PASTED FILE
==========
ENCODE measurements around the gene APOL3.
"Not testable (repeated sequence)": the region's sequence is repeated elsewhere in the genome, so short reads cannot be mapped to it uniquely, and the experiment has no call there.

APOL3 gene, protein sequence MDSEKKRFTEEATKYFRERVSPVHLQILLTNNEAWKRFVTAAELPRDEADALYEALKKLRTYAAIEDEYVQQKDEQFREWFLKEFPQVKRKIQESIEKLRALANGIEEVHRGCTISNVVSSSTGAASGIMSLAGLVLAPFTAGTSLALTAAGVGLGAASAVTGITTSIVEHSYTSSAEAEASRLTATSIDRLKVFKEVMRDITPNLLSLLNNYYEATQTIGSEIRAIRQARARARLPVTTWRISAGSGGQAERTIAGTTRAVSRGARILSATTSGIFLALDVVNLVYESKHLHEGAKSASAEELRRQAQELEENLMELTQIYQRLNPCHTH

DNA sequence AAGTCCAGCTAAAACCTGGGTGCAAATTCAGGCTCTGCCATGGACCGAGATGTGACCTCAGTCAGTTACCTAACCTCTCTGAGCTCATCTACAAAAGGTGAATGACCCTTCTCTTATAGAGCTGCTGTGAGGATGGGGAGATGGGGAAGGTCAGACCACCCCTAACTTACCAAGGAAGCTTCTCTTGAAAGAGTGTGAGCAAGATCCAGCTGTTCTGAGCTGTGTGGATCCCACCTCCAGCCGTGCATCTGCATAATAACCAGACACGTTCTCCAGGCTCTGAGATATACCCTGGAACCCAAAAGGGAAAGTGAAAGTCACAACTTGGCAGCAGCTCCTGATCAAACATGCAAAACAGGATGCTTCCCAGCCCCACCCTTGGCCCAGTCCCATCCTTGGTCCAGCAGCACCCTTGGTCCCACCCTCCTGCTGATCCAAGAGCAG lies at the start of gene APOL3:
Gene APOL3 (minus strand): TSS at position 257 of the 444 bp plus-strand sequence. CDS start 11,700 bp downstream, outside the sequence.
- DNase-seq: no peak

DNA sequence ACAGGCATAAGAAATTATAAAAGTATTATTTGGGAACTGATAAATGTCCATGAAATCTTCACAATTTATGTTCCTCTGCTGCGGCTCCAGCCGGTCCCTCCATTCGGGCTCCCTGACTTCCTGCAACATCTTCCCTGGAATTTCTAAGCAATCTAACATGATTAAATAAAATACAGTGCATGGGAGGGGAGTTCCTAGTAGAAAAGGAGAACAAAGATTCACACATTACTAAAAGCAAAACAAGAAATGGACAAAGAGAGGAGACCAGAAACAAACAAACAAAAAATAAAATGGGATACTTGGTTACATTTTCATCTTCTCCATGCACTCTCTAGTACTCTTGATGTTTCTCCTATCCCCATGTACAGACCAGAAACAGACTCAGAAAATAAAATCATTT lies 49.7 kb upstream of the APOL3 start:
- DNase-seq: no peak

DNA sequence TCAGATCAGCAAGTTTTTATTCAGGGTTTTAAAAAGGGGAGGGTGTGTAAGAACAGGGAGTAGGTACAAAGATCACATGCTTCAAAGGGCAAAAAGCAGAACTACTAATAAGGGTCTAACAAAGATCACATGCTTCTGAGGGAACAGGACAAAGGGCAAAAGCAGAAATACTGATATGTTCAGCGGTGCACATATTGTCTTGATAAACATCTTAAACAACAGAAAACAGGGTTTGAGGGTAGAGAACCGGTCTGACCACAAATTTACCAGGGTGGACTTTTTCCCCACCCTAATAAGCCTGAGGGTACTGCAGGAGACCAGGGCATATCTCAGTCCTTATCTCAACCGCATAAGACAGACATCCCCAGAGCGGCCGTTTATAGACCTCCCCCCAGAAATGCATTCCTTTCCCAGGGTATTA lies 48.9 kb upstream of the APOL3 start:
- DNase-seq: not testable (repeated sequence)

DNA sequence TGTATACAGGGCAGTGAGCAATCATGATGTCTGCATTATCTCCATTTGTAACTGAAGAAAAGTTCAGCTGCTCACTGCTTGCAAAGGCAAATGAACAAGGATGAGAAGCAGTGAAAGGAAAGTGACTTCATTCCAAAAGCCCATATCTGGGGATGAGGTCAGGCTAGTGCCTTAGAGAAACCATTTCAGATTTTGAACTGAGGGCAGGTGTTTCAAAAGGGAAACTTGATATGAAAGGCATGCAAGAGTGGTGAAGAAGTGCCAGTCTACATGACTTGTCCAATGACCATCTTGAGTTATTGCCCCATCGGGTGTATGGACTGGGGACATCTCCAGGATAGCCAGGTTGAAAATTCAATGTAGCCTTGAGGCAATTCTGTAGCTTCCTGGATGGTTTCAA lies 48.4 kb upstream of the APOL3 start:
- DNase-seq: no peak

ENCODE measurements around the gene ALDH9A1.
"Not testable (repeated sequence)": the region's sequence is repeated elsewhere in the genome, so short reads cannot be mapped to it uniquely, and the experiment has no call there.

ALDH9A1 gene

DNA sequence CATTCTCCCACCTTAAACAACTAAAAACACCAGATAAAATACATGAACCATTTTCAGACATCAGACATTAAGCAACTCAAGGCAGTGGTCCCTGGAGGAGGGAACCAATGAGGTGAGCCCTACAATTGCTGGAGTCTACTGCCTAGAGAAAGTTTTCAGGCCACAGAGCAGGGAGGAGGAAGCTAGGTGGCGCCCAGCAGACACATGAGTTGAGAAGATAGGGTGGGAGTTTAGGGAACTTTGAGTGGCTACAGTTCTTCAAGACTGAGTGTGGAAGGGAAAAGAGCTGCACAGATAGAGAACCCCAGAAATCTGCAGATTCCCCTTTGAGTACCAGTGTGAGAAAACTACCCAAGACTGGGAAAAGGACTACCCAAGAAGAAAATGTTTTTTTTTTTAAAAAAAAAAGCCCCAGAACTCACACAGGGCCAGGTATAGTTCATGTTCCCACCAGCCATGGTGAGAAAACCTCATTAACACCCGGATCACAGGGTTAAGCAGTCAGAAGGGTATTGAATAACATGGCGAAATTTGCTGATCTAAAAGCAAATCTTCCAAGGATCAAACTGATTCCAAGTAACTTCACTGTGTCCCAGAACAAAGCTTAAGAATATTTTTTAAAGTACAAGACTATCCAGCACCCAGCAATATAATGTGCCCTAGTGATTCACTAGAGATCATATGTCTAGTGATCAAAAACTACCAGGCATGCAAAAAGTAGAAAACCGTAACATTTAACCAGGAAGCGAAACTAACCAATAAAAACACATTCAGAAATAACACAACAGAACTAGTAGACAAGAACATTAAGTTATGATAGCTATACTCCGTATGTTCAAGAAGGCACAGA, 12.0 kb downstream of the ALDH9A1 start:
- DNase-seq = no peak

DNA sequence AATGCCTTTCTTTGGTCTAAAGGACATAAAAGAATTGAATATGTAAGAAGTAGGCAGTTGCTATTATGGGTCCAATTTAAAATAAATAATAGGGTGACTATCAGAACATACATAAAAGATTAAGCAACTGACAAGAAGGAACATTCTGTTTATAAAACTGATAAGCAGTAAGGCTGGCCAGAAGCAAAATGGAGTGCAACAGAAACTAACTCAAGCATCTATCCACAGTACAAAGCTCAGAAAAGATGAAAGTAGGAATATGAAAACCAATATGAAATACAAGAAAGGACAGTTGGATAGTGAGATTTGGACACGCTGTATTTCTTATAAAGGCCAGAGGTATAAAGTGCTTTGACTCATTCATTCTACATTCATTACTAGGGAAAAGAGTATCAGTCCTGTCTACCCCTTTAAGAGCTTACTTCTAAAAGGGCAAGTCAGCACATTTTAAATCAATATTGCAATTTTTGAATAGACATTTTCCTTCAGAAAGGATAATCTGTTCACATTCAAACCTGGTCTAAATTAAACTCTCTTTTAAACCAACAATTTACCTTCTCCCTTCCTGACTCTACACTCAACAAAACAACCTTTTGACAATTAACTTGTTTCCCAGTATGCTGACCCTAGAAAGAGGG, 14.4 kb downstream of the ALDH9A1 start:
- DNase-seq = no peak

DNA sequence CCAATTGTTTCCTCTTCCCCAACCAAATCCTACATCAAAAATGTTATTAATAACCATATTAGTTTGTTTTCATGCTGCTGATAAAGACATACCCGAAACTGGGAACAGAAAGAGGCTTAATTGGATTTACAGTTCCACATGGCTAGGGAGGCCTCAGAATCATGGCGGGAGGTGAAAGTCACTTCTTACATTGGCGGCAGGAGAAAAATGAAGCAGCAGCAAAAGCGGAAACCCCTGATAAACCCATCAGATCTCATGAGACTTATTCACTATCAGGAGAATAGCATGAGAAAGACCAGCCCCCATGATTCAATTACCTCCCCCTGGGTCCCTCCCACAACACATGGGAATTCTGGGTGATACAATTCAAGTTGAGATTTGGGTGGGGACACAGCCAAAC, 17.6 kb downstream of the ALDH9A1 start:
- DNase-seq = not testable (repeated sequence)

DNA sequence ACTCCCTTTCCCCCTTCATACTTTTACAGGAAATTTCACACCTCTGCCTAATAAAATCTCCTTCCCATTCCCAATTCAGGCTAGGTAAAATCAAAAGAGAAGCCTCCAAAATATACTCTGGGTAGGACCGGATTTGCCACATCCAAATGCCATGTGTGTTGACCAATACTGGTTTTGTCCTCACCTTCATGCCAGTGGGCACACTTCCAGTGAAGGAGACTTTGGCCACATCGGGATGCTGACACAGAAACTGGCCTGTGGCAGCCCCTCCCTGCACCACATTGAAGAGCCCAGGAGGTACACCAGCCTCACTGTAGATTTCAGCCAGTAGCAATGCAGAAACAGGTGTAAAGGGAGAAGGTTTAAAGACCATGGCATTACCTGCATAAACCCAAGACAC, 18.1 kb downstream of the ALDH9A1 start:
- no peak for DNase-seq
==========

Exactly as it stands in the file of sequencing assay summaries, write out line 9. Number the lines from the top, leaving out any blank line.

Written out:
DNA sequence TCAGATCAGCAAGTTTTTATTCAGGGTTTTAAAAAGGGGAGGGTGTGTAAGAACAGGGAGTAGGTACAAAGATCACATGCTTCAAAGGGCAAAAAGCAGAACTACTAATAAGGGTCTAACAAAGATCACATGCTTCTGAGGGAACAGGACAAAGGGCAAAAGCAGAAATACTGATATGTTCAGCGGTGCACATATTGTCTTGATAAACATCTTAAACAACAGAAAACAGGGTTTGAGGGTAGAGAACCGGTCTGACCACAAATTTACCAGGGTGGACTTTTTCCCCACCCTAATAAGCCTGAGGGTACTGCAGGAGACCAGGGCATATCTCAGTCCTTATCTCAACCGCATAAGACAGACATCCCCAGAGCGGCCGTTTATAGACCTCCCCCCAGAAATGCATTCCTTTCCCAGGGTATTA lies 48.9 kb upstream of the APOL3 start: